“What does the world need from us now?”
In my role as the Wikimedia Foundation’s Vice President of Partnerships, Programs, and Grantmaking, I keep coming back to the question that Maryana Iskander first posed when she joined the organization. What we believe the world needs from us naturally changes based on where we sit.
Last year, as part of our annual planning process, the WMF Partnerships team shared a list of external trends that we believed were likely to significantly impact the context in which the Wikimedia movement operates. Our focus at the time was on the changing nature of search, the astronomical rise in the global demand for content, and rich media content in particular, and the concerning rise of misinformation and disinformation. We heard from many in our movement about additional trends that our movement faces that we didn’t include in that list, but that are critical to how we as a movement operate, including the de-prioritization of investigative journalism, and the damage to GLAM institutions wrought by the global pandemic.
This year, we set out to update that list, and sought input from Foundation staff in our Global Advocacy, Product, and Trust & Safety teams to help us understand what is happening in the world that is likely to have significant implications for our movement. As was true last year, this is not a comprehensive list of threats and opportunities facing our movement, rather it is one perspective on a few of the most pressing issues we face.
And, we know that a variety of perspectives makes for a clearer picture of reality, and better-informed decisions, so we are requesting the help of the wider movement to share their thoughts on these topics. We welcome and encourage your feedback on the draft ideas below on our talk page.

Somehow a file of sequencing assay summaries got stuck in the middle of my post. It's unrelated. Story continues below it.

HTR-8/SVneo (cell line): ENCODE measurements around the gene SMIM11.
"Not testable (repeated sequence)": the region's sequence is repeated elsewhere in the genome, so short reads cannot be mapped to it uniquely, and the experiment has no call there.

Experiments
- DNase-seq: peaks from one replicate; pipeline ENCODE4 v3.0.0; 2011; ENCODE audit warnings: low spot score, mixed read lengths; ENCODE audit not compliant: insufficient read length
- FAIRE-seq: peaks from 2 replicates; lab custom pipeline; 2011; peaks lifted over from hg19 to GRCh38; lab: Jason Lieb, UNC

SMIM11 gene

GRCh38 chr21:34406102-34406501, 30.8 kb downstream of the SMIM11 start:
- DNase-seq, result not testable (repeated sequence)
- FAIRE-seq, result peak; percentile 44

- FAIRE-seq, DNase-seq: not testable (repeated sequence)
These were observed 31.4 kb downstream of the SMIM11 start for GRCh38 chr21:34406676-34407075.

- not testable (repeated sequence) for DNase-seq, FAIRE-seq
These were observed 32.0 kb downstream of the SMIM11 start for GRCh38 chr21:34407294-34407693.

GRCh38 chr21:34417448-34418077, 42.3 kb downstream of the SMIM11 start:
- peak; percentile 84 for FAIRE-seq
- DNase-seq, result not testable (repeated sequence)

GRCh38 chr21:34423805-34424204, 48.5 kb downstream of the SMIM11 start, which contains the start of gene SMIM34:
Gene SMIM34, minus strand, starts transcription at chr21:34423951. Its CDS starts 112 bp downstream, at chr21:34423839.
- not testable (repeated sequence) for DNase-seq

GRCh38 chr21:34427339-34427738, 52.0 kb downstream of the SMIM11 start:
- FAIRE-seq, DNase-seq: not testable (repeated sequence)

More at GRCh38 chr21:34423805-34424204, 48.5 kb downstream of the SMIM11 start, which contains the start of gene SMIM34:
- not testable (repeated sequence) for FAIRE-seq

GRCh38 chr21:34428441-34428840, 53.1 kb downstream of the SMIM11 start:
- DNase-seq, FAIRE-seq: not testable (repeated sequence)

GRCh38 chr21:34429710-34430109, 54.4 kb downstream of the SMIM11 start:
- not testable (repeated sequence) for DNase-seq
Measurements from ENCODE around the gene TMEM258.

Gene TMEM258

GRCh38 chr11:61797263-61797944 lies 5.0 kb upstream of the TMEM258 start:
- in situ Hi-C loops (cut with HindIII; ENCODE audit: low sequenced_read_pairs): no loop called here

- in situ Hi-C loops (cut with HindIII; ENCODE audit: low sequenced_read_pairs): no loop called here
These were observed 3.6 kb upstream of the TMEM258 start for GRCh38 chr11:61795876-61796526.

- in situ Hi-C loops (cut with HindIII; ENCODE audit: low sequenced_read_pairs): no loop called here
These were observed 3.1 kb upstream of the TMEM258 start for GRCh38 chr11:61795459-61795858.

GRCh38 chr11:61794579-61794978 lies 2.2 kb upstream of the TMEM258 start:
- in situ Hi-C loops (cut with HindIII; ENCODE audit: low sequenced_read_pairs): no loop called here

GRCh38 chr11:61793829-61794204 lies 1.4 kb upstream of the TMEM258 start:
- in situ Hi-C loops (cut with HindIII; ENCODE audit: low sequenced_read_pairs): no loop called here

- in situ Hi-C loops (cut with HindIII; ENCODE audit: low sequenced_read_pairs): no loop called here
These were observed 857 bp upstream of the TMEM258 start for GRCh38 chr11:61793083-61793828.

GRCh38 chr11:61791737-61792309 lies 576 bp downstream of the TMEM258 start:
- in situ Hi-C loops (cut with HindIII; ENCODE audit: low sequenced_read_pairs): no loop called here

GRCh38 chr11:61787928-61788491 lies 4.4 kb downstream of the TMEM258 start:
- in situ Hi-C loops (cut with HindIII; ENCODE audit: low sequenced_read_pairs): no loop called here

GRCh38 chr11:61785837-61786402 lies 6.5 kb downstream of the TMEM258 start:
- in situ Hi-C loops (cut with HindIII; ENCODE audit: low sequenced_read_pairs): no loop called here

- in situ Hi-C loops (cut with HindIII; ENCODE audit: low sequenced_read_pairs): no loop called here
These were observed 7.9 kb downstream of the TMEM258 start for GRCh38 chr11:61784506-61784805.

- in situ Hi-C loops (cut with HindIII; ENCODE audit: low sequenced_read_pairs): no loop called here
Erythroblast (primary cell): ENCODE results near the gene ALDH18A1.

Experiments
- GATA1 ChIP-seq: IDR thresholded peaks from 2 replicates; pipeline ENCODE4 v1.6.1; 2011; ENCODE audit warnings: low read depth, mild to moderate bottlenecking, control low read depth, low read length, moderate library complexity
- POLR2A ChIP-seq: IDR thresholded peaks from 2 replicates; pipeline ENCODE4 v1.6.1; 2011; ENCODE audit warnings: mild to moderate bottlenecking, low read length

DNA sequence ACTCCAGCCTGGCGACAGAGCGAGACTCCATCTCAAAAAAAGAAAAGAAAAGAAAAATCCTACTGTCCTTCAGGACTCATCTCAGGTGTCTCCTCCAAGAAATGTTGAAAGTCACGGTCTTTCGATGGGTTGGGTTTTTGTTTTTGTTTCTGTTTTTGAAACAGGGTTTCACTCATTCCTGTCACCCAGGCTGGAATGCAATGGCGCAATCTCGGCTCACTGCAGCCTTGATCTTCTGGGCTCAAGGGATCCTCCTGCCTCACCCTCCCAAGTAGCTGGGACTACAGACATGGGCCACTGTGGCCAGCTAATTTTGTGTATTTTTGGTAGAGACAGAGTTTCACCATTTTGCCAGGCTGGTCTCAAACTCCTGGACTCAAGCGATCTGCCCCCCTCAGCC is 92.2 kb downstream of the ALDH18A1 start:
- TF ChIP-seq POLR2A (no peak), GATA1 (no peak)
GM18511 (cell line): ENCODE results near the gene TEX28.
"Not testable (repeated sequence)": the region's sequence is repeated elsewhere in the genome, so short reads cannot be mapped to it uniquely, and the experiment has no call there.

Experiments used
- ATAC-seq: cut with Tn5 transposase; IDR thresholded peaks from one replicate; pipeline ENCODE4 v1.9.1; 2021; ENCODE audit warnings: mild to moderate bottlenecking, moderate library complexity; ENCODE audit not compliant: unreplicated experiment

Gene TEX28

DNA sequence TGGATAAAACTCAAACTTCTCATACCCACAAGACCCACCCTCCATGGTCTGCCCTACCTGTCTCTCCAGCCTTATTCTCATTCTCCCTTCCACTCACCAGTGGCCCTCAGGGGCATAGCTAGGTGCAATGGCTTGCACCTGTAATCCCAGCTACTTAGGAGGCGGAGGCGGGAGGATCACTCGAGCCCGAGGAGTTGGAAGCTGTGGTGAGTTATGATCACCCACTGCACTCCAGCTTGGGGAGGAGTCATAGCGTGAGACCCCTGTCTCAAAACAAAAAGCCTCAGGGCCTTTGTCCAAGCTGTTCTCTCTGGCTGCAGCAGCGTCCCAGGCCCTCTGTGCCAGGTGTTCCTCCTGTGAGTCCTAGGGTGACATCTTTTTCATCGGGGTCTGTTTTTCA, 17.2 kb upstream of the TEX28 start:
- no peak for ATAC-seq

Search & Content
Update from 2022: social platforms continue to disrupt traditional search engines, but AI threatens even more significant disruption
- Personality-driven experiences are increasingly drawing younger audiences to social platforms (TikTok, Instagram) and away from traditional search engines.
- Social platforms are testing out new search features to keep users engaged. Traditional search engines are testing different strategies to stay competitive and remain destinations – which reduce SEO ranking of content in external search results links.
- The explosion of sophisticated AI could benefit knowledge creation and consumption, but creates uncertainty for our role in the knowledge ecosystem.
- In just 2 months, ChatGPT became the fastest-growing consumer web application of all time. New AI models and tools built on them could benefit knowledge creation and consumption, but the nature of AI exacerbates challenges around attribution and disintermediation.
- These trends could help us advance our mission – or erode our sustainability.
- Increased competition in search and the rise of AI present opportunities to bring free knowledge to more of the world (in new ways) than ever before. They also present major open questions and risks to our organization, projects, and movement